Ian Hansen Ph.D.

Psychology Without Atrocity

Reactance Without Atrocity (to Racist Coercion)

Part 1: How ICE helps us see that forcing colleges back to campus is racist.

Posted Jul 12, 2020

This is the first part of a two-part series of essays.

[July 14 update: I posted this essay July 12, two days before the Trump administration announced that it was rescinding the ICE policy described below. I almost certainly had nothing to do with influencing the administration's decision, but I am very happy regardless.]

Immigration and Customs Enforcement (ICE) announced on July 6 that international students who remain at institutions with too many online classes may be deported. ICE is making no allowance for the fact that the U.S. is even more embroiled in the COVID-19 pandemic than it was four months ago. ICE’s announcement coincides with a push by the Trump administration to reopen schools of all kinds around the country. ICE’s heartless treatment of international students—and its campus-opening endgame—is, like most actions by ICE, racist in its effects.

People of color are likely to be disproportionately harmed by reopening the schools. The logic behind this claim is not hard to understand. Thanks to advocacy by Ibram X Kendi and others, we now know that people of color—especially black, Latinx and Indigenous—suffer disproportionate hospitalization and death rates from COVID-19 throughout the United States. Reopening the schools will exacerbate the unchecked spread of COVID-19 because schools, and the public transportation that goes to and from them, are petri dishes for viruses. This means that reopening schools, including college campuses, will be racist in effect.

Would it be fair to say that ICE’s service to the Trump administration reopening push is also racist in intention? Team Trump does seem to have a penchant for courting white nationalists, preserving white supremacist statues and names for military bases, and even using white supremacist symbolism in its political ads. And the administration has been greatly assisting the spread of COVID-19 for months with misinformation and deliberate resistance to sound medical and policy advice. Polite society prefers to imagine that Trump has made all of his catastrophic “errors of judgment” regarding COVID-19 because he is so concerned with “the economy.” It would be less polite, though no less plausible, to say that Trump knows his base wants a lot of people of color to die, and he’s delivering for them very competently.

It’s not clear that the question of intention is worth dwelling on too long, though. In an age that increasingly understands structural racism, speculation about intentions and psychological states can take our eye off the ball. In most cases, if people of color are disproportionately harmed by an action or structure, it’s racist. Period.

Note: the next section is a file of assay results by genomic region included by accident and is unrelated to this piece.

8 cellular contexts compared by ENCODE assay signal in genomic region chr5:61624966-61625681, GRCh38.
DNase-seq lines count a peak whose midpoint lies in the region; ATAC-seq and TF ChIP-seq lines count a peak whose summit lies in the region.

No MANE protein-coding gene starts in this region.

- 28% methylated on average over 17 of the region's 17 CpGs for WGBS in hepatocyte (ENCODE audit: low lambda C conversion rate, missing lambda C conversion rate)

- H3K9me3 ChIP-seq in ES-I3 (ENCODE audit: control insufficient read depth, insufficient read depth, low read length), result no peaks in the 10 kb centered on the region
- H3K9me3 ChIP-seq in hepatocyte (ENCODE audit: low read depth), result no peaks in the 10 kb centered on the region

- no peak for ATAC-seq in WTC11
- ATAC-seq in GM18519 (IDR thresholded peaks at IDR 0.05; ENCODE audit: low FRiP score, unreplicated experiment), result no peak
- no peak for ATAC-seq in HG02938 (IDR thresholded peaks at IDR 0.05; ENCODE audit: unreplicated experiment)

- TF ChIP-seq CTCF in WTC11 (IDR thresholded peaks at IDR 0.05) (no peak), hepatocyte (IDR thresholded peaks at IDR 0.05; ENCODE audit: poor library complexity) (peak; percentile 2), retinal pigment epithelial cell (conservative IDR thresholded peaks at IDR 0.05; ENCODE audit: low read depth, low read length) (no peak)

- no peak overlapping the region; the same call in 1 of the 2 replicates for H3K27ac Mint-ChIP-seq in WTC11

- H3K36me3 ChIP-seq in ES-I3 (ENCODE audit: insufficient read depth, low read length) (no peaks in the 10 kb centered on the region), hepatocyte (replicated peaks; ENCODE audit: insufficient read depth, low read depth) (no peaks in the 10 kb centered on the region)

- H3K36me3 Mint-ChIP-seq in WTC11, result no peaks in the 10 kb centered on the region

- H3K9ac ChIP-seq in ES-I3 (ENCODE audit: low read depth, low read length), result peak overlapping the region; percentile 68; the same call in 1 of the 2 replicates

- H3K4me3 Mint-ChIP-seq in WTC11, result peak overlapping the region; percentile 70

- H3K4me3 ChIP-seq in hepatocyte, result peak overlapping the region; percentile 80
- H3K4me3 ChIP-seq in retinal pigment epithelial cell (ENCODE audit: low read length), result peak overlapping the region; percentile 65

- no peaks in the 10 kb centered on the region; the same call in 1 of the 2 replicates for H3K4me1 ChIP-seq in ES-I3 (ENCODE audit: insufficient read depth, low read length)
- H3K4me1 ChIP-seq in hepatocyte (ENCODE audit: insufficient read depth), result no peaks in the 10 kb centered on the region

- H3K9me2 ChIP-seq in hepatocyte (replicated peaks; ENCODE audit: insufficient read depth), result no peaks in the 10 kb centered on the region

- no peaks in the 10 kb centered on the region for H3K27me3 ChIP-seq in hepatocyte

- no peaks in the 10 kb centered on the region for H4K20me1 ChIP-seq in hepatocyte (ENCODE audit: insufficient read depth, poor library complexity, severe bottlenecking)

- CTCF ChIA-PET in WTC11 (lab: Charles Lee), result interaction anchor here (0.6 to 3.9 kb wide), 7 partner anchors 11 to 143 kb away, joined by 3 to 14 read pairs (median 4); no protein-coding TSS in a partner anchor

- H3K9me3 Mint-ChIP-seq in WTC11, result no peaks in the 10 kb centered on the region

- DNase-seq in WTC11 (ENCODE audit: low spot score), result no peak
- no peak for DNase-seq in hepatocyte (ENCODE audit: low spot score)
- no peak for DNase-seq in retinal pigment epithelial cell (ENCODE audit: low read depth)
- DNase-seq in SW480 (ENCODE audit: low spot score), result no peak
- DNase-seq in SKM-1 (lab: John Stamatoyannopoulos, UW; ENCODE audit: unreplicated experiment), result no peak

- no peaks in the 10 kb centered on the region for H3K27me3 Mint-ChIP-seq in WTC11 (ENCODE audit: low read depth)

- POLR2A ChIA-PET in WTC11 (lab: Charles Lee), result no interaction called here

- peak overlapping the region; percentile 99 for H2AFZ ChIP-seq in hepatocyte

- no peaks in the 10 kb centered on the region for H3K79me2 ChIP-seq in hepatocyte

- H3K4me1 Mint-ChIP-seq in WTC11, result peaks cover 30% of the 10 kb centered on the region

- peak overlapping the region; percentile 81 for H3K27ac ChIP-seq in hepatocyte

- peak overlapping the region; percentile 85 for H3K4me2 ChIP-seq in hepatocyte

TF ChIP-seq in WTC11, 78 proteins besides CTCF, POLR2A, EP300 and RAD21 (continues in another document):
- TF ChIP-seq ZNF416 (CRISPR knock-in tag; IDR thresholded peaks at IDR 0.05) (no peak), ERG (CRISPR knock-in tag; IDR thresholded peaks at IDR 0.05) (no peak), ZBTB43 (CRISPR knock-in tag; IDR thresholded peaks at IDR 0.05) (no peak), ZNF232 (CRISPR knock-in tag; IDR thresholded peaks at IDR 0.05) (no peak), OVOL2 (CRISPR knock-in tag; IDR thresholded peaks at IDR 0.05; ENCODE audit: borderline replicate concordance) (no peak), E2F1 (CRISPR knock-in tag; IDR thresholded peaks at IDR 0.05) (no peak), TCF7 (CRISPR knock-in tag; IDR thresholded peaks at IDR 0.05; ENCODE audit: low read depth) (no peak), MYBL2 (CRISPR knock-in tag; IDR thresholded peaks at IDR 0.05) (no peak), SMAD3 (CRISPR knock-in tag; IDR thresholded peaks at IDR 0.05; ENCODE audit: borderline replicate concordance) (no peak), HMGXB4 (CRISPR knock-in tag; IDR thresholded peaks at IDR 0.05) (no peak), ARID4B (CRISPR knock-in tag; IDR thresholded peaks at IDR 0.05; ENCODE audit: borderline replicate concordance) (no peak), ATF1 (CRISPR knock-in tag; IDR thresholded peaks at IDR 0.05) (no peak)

The psychological states of those implementing and benefiting from racist actions and structures are only somewhat relevant to solving the problems created by them. Further strengthening already strong moral taboos against racism will not end the racist war on drugs, for instance. A more effective target for transformative persuasion, in this case, is American punitiveness, as Michelle Alexander has argued. And arguably the best solution to racism is to politically dismantle or transform the structures that enable racism. Attitudes will follow these structural transformations soon enough, as stateways change folkways.

Another reason not to go too deep into the rabbit hole of guessing people’s intentions is that original intentions tend to get changed up by actions and their outcomes anyway, thanks to cognitive dissonance. If the schools reopen as Trump and ICE wish, many people will die, and people of color will die in disproportionate numbers. Having set this process in motion, any not-all-that-racist types who supported reopening for some nobler reason than racism (save the whales! world peace!) would experience some dissonance between what their intentions were and what the actual outcome was. To escape this tension, they would become more inclined to downgrade the importance of black (and Latinx and Indigenous) lives. This is called “dissonance reduction.”

A lot of attitudinal racism can be explained by such dissonance reduction, especially in rights-and-freedoms-loving America. If the path you travel in life while pursuing your glorious rights-and-freedoms makes it expedient for you to kidnap, enslave, rape, torture, murder and culturally erase a certain set of people (for, say, "the economy"), you’re going to have to unleash contempt and hatred on that set of people also if you want to keep feeling good about yourself. You generally have to have contempt and hatred for all the victims of your ongoing horrific injustice if you want to smile contentedly at yourself in the mirror every morning. That’s one of the unpleasant sides of pursuing happiness. The only other alternative is to feel bad about yourself for the wrong you’ve done, repent, accept forgiveness, and make a change. But no proud American wants to do that anymore, praise Jesus.

In any case, if the effective racism of ICE’s July 6 blackmail really is intentional, then ICE can at least congratulate itself for its cleverness. ICE has put universities in a “racist if you do, racist if you don’t” position. Coercing universities to meet in person in order to prevent one form of structural racism—ICE deporting international students—is essentially forcing them into an even worse form of structural racism: exacerbating the racially-stratified sickenings and deaths from COVID-19.

It’s not all hopeless, though. One potentially positive development is that ICE’s blackmail of the universities is likely to elicit “reactance” from many in the university community. Reactance is an inclination to be dissuaded by coercive persuasion efforts. Such coercive persuasion is even more dissuasive if the coercive messenger’s values are perceived as deeply inimical to one’s own.